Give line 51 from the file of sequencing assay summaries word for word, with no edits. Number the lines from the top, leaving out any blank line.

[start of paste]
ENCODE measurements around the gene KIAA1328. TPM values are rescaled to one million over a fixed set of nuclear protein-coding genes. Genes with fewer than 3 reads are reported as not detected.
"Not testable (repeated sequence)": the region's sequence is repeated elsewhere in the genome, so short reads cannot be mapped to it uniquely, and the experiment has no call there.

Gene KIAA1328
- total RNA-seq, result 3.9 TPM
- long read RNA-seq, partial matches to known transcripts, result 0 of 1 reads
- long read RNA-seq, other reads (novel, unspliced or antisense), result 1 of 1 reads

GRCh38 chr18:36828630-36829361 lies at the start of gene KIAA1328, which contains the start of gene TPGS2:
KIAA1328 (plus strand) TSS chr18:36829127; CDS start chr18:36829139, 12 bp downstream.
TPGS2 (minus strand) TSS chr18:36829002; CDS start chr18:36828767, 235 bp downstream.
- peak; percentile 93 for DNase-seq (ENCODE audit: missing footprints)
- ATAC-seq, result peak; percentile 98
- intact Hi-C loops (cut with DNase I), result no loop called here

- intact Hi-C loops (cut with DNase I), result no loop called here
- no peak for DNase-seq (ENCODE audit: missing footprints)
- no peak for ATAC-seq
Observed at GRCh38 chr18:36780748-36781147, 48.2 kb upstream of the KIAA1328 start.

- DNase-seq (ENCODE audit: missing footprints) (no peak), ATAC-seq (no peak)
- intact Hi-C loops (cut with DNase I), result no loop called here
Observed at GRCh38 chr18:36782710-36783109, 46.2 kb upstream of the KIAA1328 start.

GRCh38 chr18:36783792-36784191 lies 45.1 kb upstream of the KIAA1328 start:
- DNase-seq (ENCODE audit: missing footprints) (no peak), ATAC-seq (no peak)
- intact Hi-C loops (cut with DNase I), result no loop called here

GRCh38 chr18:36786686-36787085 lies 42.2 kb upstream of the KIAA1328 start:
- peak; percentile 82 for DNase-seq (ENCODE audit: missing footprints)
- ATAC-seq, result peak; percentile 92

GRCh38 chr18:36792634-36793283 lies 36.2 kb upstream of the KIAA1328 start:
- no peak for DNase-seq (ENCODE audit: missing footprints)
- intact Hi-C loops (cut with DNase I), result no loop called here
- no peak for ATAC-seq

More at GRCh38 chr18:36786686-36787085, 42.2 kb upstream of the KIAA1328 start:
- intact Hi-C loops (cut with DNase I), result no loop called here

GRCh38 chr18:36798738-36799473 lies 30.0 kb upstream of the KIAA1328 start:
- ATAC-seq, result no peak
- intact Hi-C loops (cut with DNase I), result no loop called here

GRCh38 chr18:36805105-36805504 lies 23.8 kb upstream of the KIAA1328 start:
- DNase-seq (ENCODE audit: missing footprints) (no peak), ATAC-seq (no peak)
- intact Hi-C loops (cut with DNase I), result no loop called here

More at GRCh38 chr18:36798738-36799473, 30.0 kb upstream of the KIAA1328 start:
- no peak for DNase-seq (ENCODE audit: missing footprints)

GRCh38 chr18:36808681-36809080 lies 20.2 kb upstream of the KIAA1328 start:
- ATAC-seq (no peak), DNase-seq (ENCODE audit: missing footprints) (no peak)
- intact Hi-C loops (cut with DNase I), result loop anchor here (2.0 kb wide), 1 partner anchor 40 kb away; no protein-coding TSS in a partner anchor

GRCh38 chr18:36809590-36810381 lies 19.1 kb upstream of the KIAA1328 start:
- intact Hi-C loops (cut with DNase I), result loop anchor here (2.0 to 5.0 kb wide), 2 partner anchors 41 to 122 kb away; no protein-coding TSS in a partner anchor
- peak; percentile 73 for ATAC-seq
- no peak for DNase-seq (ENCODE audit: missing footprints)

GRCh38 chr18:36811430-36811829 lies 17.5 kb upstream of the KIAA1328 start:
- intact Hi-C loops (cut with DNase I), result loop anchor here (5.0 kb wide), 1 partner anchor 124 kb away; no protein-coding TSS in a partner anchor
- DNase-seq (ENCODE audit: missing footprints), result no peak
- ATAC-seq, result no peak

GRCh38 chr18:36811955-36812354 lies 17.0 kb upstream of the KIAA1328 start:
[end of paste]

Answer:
GRCh38 chr18:36811955-36812354 lies 17.0 kb upstream of the KIAA1328 start: